Fw: Crip shot, radio man, snow bird

Frank Abate abatefr at EARTHLINK.NET
Sat Jan 27 21:23:14 UTC 2001

Strictly from memory:

In commentary on baseball many years ago, Joe Garagiola (who played in the
majors) used to speak of "shootin' cripples", in reference to a hitter being
able to get an easy hit because the pitcher's "stuff" wasn't there, that is,
the ball wasn't moving or breaking.  It was a bit of old baseball slang, I
assumed, and I further assumed it referred to the obviously non-PC concept
of how easy it would be to literally "shoot a cripple".  No surprise that
this has fallen into disuse, for any sport.

It's been a while since I've played basketball (bad knees), but I remember
an easy lay-up or wide open shot underneath the basket being called a
"bunny", and a person who stayed back and waited for a long pass for an easy
shot being called a "cherrypicker".

Al McGuire, the noted college basketball coach and TV commentator who just
died this week, popularized a lot of basketball slang, some of which I'm
sure he picked up from players.  As Barry mentioned, the ADS archives have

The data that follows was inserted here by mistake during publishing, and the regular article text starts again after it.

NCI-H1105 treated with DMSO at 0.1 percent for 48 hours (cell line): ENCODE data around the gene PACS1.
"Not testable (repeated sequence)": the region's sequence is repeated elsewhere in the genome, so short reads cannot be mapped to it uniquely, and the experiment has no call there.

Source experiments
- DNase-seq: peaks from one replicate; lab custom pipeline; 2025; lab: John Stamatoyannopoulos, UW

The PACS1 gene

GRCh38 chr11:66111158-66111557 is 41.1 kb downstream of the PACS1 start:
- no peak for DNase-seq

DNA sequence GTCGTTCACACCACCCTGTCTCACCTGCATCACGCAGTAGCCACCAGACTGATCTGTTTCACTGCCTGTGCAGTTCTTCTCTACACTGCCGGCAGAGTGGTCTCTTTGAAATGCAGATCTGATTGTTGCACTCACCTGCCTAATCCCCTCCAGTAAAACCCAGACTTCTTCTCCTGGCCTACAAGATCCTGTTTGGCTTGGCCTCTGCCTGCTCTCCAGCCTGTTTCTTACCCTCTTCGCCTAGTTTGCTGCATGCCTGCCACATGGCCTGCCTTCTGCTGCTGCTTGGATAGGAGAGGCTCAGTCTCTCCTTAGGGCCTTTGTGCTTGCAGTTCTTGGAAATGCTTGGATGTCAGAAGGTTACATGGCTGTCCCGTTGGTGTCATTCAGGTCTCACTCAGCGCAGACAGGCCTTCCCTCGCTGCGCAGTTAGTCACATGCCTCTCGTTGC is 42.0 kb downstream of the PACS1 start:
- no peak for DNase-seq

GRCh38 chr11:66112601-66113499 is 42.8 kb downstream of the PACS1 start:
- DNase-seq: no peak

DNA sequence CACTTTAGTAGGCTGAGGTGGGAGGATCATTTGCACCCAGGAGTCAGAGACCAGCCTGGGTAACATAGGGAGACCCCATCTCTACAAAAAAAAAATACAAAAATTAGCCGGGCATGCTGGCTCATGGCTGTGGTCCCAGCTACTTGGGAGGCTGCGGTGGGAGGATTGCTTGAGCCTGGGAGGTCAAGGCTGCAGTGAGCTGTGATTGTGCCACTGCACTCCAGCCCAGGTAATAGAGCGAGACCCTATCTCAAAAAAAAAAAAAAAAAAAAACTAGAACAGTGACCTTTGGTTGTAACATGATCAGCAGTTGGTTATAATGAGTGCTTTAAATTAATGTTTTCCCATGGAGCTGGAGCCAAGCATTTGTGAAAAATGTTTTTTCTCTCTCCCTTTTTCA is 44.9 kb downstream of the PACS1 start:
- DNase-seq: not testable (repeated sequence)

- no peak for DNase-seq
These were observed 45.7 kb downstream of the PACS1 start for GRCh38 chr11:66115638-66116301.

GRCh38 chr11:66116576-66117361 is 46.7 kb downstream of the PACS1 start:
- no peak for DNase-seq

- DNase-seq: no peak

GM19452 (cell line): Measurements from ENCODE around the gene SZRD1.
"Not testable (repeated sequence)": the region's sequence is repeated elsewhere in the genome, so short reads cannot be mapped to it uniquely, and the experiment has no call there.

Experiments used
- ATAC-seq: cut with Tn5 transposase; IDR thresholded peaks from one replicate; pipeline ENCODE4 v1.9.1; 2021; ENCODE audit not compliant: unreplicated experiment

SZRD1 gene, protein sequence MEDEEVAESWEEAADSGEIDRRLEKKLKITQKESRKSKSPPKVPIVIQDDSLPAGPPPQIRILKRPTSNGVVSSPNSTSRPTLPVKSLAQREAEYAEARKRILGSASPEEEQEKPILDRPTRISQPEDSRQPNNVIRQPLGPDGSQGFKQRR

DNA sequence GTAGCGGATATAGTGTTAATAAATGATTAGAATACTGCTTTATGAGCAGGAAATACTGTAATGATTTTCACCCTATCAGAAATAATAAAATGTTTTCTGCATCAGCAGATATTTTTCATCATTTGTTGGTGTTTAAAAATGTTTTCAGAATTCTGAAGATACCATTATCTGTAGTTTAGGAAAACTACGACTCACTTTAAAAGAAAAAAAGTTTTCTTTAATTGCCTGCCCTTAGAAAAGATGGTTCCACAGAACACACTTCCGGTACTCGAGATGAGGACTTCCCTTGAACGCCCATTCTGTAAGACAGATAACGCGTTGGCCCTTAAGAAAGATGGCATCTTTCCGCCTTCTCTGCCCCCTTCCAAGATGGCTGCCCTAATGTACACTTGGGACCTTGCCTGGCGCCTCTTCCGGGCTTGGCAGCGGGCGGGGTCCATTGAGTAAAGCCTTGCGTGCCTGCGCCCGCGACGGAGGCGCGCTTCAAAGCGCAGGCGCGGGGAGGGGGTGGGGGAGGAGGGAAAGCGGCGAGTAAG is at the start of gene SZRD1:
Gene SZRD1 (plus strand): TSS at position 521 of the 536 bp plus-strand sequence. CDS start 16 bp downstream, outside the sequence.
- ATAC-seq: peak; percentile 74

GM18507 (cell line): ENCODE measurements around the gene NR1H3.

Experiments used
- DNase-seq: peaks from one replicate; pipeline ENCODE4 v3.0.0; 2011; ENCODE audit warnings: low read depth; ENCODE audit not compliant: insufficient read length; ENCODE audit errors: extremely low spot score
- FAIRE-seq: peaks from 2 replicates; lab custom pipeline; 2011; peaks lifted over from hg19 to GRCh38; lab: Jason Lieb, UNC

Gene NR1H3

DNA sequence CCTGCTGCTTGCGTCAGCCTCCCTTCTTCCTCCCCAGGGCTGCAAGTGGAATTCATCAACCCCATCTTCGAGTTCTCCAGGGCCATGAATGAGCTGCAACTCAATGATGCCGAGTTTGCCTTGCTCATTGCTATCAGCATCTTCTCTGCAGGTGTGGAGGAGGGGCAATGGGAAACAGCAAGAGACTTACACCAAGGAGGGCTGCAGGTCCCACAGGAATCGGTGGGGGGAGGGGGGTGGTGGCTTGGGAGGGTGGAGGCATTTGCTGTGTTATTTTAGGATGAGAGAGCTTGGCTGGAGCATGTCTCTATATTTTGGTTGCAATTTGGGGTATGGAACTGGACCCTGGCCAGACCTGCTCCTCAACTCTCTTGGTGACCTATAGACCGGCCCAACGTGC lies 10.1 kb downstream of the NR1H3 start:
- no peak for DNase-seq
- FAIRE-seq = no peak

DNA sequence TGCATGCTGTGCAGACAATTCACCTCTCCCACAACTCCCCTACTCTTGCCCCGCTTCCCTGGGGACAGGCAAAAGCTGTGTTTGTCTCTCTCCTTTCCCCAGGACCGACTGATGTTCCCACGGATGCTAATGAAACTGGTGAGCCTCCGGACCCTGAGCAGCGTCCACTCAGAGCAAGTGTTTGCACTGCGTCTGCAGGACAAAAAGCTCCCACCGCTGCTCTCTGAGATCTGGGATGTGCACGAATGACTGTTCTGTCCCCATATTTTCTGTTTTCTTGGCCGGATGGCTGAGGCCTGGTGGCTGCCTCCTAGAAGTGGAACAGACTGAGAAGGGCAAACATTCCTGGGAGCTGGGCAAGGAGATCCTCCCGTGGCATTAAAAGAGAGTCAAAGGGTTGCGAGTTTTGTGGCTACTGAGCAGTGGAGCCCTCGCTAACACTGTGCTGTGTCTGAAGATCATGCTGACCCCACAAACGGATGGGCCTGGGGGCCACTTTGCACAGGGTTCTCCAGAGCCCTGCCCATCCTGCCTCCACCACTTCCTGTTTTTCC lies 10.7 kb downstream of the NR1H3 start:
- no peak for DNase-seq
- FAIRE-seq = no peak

an Al McGuire glossary from 1980, but no "crip shot".  That glossary
mentions "French pastry" for a fancy move, but misses "shake 'n' bake" for a
fancy move that leaves the defense behind.  McGuire was a master of this
stuff, on TV for over 20 years, and he will be missed.

Frank Abate

----- Original Message -----
From: "Dick Heaberlin" <Heaberlin at swt.edu>
Sent: Saturday, January 27, 2001 3:08 PM
Subject: Crip shot

> I started playing basketball in 1945 and at that time what is now called
> a lay up was called a "crip shot." I always assumed that  it was short
> for "cripple" since it was supposedly the easiest shot to make. What
> interests me about this is why did such a useful phrase fall into
> disuse. In my web search of it I found only four examples of it being
> used, one about a Kentucky game in 1925 and another about a game in
> 1948, one a comparison in a journalism professor's syllabus. I have
> played basketball from 1945 till now, and yet I don't know when the
> phrase quit being used. I don't even use it any more but the young
> people I play with it don't use it either. Another term from the from
> the forties was "radio man," which is the same as "snow bird." I still
> hear "snow bird" occasionally. I am from the south and never understood
> what a snow bird had to do with staying back on defense and waiting for
> a long pass. "Radio man" made more sense as a metaphor to me. Does
> anyone have any info on any of this?
> Dick Heaberlin
> English Department
> Southwest Texas State University
> San Marcos, TX 78666

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